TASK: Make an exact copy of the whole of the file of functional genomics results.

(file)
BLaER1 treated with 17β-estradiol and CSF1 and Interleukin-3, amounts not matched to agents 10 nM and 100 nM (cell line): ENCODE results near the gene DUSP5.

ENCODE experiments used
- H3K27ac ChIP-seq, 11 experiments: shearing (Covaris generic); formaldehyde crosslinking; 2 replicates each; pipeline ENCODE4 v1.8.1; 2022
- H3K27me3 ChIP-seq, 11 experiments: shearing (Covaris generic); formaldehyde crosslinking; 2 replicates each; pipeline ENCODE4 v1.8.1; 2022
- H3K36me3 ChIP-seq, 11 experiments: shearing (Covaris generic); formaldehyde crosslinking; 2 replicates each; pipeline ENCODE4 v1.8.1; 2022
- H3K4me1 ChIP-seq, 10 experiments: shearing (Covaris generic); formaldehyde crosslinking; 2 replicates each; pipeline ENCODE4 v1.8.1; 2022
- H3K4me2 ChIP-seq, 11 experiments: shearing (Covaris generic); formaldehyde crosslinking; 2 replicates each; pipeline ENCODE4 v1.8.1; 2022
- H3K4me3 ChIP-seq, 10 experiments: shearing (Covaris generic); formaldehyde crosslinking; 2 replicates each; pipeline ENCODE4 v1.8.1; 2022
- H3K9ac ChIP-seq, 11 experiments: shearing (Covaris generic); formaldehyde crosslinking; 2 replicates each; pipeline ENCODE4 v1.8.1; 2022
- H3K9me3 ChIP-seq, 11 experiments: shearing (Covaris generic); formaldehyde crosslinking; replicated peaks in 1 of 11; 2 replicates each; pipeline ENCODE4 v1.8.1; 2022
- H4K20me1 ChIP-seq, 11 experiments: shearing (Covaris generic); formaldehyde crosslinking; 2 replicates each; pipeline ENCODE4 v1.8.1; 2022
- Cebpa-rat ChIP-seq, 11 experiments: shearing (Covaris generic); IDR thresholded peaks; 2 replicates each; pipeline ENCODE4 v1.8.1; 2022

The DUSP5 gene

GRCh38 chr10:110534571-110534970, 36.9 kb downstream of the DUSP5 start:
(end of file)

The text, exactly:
BLaER1 treated with 17β-estradiol and CSF1 and Interleukin-3, amounts not matched to agents 10 nM and 100 nM (cell line): ENCODE results near the gene DUSP5.

ENCODE experiments used
- H3K27ac ChIP-seq, 11 experiments: shearing (Covaris generic); formaldehyde crosslinking; 2 replicates each; pipeline ENCODE4 v1.8.1; 2022
- H3K27me3 ChIP-seq, 11 experiments: shearing (Covaris generic); formaldehyde crosslinking; 2 replicates each; pipeline ENCODE4 v1.8.1; 2022
- H3K36me3 ChIP-seq, 11 experiments: shearing (Covaris generic); formaldehyde crosslinking; 2 replicates each; pipeline ENCODE4 v1.8.1; 2022
- H3K4me1 ChIP-seq, 10 experiments: shearing (Covaris generic); formaldehyde crosslinking; 2 replicates each; pipeline ENCODE4 v1.8.1; 2022
- H3K4me2 ChIP-seq, 11 experiments: shearing (Covaris generic); formaldehyde crosslinking; 2 replicates each; pipeline ENCODE4 v1.8.1; 2022
- H3K4me3 ChIP-seq, 10 experiments: shearing (Covaris generic); formaldehyde crosslinking; 2 replicates each; pipeline ENCODE4 v1.8.1; 2022
- H3K9ac ChIP-seq, 11 experiments: shearing (Covaris generic); formaldehyde crosslinking; 2 replicates each; pipeline ENCODE4 v1.8.1; 2022
- H3K9me3 ChIP-seq, 11 experiments: shearing (Covaris generic); formaldehyde crosslinking; replicated peaks in 1 of 11; 2 replicates each; pipeline ENCODE4 v1.8.1; 2022
- H4K20me1 ChIP-seq, 11 experiments: shearing (Covaris generic); formaldehyde crosslinking; 2 replicates each; pipeline ENCODE4 v1.8.1; 2022
- Cebpa-rat ChIP-seq, 11 experiments: shearing (Covaris generic); IDR thresholded peaks; 2 replicates each; pipeline ENCODE4 v1.8.1; 2022

The DUSP5 gene

GRCh38 chr10:110534571-110534970, 36.9 kb downstream of the DUSP5 start: